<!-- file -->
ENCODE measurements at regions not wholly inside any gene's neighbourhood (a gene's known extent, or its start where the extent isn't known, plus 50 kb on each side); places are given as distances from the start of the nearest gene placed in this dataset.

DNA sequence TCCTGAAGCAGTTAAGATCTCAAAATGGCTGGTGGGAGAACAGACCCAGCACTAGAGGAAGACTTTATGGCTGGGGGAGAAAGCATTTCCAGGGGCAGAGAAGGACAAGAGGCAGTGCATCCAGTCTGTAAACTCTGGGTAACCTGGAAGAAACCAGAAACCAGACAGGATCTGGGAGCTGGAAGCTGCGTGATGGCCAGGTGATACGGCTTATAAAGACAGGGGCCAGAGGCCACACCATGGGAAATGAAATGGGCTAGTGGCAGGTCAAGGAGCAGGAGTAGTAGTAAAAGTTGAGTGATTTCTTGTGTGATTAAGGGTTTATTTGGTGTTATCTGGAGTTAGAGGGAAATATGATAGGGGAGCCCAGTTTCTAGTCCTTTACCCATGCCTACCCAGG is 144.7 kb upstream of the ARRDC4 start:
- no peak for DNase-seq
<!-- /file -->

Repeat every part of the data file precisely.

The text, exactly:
ENCODE measurements at regions not wholly inside any gene's neighbourhood (a gene's known extent, or its start where the extent isn't known, plus 50 kb on each side); places are given as distances from the start of the nearest gene placed in this dataset.

DNA sequence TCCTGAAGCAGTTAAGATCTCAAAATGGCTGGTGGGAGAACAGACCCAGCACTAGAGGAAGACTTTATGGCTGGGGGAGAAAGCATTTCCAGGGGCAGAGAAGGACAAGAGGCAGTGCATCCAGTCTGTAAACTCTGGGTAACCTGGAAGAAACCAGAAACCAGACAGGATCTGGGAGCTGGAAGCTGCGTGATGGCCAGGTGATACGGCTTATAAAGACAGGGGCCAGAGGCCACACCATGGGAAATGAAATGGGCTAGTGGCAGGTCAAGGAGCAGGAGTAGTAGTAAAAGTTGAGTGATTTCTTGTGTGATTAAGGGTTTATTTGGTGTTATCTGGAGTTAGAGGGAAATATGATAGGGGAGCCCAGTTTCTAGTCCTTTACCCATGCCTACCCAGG is 144.7 kb upstream of the ARRDC4 start:
- no peak for DNase-seq